Created in 2008, the Prix Levallois supports photographers under 35, of all nationalities. The Prize winner receives a € 10,000 grant and the Special Mention a DSLR camera.

For the 3 upcoming years, Catherine Dérioz and Jacques Damez, directors of Le Réverbère gallery, have been confirmed as art directors for the Prix Levallois, surrounded by a  young and motivated communication team to transform the graphic design of the Prix. They chose Jane Evelyn Atwood as sponsor of this new edition. She will be member of the jury and will announce the winners during Les Rencontres d’Arles, on July 3.

Prizes Details: 

The Prize winner receives a € 10,000 grant and the Special Mention a DSLR camera.


Entry Fee:

Contact & Links: 

Awesome Art Prizes Spring Edition




The awesome art prizes, spring edition, is an international competition open to beginners and professional living artists. The contest gives you a huge chance of winning both cash prize, international recognition, and many of the most advanced presence and carrier booster tools for an artist. View the rules and prospectus
Prizes are cash grant, cover feature on Print and Online magazine, own digital portfolio, extensive online exhibition, large press release, one year Opportunity for online sales, etc. You can be 1st or 40th, you’ll still win enviable prizes of which you will be proud.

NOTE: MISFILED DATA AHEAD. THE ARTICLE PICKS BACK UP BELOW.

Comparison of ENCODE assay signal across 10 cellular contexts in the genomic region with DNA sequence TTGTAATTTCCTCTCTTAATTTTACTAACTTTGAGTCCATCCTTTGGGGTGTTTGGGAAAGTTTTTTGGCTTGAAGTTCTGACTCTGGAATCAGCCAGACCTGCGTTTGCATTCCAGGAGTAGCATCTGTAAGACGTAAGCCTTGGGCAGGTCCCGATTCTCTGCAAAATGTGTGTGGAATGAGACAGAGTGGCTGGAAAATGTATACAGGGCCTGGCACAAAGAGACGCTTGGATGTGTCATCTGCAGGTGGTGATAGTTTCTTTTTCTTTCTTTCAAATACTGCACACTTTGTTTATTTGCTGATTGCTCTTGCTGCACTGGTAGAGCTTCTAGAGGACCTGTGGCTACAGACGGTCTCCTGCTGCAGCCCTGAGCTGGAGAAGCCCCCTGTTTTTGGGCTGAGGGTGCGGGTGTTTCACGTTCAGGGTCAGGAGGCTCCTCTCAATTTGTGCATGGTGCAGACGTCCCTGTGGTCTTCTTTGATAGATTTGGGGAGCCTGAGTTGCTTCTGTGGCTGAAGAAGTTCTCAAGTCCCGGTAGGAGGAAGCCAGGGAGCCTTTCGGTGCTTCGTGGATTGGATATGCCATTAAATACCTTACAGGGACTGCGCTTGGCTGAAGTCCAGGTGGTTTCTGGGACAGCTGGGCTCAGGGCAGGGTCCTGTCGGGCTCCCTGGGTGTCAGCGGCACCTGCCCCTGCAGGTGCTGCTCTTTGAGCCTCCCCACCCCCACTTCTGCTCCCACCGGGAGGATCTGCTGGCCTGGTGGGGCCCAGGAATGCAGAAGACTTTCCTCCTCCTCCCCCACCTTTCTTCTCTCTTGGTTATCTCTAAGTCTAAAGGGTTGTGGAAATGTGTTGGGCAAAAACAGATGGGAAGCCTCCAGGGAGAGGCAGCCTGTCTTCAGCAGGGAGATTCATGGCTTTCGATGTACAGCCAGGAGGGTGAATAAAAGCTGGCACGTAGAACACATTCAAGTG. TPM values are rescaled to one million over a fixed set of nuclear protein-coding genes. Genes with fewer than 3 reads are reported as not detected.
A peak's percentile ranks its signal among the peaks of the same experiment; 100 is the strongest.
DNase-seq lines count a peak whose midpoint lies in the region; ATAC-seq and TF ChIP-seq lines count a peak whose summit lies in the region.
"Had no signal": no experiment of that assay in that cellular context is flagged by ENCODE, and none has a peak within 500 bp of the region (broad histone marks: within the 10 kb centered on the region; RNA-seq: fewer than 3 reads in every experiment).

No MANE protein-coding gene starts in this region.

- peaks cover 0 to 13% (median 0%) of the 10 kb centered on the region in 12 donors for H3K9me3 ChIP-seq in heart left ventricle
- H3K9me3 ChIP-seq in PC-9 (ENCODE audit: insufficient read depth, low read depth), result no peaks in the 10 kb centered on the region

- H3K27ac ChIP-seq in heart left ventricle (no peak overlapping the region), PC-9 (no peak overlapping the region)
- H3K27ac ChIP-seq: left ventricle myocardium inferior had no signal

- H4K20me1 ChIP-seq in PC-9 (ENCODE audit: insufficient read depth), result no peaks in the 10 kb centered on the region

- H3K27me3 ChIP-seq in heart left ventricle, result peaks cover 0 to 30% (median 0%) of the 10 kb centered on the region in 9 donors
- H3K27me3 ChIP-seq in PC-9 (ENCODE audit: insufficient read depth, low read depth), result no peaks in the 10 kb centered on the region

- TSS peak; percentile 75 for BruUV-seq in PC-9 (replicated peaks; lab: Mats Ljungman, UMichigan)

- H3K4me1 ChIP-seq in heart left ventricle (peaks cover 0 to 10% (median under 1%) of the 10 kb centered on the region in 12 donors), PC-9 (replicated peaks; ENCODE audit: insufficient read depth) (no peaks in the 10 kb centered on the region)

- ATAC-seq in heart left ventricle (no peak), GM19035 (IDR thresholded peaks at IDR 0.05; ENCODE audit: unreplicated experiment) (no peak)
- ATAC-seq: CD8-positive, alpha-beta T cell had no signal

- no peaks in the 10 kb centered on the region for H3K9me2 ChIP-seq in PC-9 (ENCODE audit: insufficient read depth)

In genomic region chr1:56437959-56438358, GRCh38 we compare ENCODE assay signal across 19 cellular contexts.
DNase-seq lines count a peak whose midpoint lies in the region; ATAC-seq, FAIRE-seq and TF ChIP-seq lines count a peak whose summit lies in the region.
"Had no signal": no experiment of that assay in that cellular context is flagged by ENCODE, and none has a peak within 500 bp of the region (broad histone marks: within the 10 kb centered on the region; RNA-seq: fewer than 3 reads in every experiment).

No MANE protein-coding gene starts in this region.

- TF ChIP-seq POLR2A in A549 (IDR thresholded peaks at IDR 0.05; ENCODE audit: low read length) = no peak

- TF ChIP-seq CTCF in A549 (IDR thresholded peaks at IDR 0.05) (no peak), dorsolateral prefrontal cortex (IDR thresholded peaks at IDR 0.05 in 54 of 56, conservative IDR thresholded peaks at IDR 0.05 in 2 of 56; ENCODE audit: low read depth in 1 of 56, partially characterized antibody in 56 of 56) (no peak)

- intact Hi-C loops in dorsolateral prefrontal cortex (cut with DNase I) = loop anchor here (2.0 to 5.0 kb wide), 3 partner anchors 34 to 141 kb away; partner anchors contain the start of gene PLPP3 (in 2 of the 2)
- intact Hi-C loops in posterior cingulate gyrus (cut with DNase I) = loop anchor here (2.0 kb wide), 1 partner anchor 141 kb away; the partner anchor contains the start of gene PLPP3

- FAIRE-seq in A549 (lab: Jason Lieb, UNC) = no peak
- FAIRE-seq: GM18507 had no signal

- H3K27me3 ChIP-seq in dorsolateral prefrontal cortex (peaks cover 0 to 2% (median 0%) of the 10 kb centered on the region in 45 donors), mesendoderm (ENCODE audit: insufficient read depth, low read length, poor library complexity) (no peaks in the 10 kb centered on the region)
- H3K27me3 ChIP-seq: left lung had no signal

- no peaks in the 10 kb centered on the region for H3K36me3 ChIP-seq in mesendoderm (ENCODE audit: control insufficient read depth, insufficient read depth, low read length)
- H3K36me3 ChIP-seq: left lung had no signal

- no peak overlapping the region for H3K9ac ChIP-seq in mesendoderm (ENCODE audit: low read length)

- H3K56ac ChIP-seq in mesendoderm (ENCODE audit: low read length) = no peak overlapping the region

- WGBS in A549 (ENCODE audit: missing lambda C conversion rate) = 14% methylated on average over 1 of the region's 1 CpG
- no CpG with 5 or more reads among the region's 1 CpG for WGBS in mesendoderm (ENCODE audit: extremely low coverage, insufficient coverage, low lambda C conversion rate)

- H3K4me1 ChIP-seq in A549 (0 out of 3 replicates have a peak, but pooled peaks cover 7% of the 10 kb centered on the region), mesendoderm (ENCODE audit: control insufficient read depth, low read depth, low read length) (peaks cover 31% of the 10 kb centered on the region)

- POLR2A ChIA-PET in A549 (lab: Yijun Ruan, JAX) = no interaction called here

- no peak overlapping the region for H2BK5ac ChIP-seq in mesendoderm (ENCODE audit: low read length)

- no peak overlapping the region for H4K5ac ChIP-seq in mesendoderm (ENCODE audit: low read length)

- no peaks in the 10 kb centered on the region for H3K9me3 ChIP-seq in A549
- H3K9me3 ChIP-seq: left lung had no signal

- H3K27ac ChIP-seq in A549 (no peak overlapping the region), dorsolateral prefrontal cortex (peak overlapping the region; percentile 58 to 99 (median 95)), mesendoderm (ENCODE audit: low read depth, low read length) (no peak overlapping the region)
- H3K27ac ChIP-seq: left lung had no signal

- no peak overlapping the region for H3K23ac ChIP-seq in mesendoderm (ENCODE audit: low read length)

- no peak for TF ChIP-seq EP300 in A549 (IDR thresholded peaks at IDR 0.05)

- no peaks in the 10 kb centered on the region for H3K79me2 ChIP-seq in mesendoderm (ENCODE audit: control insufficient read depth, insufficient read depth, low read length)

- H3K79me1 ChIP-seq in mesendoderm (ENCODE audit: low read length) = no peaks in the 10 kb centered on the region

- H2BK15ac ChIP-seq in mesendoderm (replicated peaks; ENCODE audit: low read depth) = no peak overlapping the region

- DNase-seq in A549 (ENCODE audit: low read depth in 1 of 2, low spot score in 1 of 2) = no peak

Competition is open to 2 and 3-dimensional artworks.
Photography is accepted. Video, digital and print art are not accepted.
Say yes to applause and rewards.
Everyone can apply. One entry is free for all and only $30 for up to 4 artworks

Prizes Details: 

Prizes are cash grants, strong print and online visibility, and many of the most advanced presence and career booster tools for an artist. Prizes are organized to highlight, promote and support you as a contemporary artist.

The Awesome Platinum Art Prize is a package worth $5000.00.
The Awesome Gold Art Prize is a package worth $3000.00.
The Awesome Silver Art Prize is a package worth $2000.00.

The Awesome Excellency art Prize is a package worth $1400.00.
The Awesome Honorable Art Prize is a  package worth $1000.00.